In any event, once you open the door to judge impeachments in this day and age, it is more likely than not to become a highly politicized affair that will lead to more problems.

    Your solution seems to be the most practical solution of all so I agree.

  17. I’m afraid I don’t see why the fact that the judge’s conduct was private argues against impeachment. If he regularly used marijuana privately (while publicly sentencing dealers of the drug to the draconian punishments federal law provides), would that be impeachable under your standards? If he manufactured meth, but only in private for his personal use? If he raped little girls, while always taking care to do so privately rather than in open court or his chambers? I would not fear for the republic if any of these were deemed to be impeachable offenses. Similarly, if in fact Judge Fuller pulled his wife to the ground and kicked her, then drug her around the room and hit her several times in the mouth because she confronted him over an alleged affair with a law clerk, as has been reported, I have trouble seeing why impeachment should be off the table.

    And by the way, if it is true that this crime arose from an affair with a law clerk, is it truly “private, and…unconnected to the performance of his judicial duties”? If you represented a plaintiff in a sexual harassment lawsuit, would you have confidence in the impartiality of a judge whose response to being confronted with the impropriety of a sexual relationship with an employee was to beat the person confronting him?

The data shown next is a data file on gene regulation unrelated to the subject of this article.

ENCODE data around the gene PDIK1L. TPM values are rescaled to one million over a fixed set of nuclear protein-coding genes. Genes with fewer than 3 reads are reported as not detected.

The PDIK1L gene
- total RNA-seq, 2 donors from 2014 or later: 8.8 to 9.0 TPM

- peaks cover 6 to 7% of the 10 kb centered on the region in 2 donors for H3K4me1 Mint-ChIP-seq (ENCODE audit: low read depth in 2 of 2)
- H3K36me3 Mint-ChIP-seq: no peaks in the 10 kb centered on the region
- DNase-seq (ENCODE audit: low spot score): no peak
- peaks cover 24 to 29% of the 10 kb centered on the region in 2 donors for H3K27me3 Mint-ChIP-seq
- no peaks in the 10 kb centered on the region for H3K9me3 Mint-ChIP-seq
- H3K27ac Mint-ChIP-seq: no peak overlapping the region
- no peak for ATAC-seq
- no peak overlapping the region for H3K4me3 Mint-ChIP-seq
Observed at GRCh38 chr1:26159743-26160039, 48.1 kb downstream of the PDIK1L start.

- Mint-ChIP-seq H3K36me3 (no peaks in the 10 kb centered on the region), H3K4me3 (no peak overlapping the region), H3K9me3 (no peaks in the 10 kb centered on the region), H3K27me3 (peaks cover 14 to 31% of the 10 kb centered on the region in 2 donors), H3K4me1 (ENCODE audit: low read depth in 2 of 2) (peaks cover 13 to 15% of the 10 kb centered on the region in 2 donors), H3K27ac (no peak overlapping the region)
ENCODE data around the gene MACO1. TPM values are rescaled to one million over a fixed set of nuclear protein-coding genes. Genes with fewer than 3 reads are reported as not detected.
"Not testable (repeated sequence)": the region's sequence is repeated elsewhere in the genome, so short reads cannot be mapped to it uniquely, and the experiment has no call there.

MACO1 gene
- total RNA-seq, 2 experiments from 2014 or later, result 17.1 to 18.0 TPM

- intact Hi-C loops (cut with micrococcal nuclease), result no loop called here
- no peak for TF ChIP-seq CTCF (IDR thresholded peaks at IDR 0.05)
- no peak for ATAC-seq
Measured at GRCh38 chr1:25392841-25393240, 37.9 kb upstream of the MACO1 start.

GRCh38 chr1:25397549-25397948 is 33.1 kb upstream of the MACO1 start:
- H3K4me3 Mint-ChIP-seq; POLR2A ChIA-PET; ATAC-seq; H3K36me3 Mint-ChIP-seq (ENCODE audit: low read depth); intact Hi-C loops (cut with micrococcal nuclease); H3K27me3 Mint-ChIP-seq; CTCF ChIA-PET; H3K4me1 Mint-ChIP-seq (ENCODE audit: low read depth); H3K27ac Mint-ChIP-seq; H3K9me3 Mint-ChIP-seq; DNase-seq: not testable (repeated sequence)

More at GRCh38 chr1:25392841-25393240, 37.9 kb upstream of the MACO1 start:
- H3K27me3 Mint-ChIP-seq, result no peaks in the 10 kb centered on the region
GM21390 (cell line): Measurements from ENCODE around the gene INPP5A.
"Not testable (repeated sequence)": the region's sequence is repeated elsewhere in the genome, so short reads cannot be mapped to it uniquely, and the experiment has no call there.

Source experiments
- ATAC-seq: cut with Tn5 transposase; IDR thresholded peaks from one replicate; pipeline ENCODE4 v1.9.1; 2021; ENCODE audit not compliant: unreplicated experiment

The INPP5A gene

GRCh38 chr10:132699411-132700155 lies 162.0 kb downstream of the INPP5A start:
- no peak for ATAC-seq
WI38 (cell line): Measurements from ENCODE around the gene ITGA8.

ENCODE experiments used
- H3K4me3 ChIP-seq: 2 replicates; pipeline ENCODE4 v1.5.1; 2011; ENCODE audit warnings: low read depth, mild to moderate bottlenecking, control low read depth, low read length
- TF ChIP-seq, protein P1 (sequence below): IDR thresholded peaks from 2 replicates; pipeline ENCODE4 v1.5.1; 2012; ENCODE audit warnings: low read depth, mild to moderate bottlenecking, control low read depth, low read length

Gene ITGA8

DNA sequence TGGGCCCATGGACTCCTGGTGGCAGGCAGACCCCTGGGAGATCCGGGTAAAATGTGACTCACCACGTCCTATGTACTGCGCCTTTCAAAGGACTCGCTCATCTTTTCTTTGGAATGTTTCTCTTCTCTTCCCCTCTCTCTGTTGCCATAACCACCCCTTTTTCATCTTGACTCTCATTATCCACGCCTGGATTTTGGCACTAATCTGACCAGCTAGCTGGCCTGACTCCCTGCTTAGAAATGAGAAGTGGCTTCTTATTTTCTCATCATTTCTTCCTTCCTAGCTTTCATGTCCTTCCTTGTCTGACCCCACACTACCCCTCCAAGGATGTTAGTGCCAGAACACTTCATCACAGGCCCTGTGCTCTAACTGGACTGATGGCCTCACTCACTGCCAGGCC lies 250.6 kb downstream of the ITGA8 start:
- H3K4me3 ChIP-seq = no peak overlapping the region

Others have already pointed out the apples-and-oranges quality of the analogy to the distinguished jurist guilty of negligent vehicular homicide. Although the analogy is strained, I understood its point to be that no one would think impeachment should be considered for the elderly judge, and that permitting impeachment of Fuller would place us on a slippery slope toward his impeachment as well. Two thoughts: First, 15 judges impeached, with 8 convicted, over more than 200 years suggests that we are on pretty level ground with very good traction. If impeachment of Fuller led us down this not-so-slippery slope to a point where all crimes of violence committed by federal judges were considered high crimes or misdemeanors that fell below the standard of good behavior required of Article III judges, I could live with that. Second, although I personally would not vote to impeach a half-blind, deaf, elderly judge whose poor judgment led to the reckless decision to drive, and thus take another man’s life, it was in fact a criminal act reflecting on his judgment that cost a man his life. I have trouble believing that impeachment of Fuller would lead to impeachment of the distinguished jurist, but if it did, while impeachment would be sad for him and his friends and family, it would not be a tragedy for the nation. Just as you understand that the death penalty has, and will continue to result in the innocent being put to death in some small percentage of cases, and have willingly accepted that risk, I think the nation can accept the risk that some small percentage of good judges would be impeached by a standard that called for their removal when they were guilty of crimes.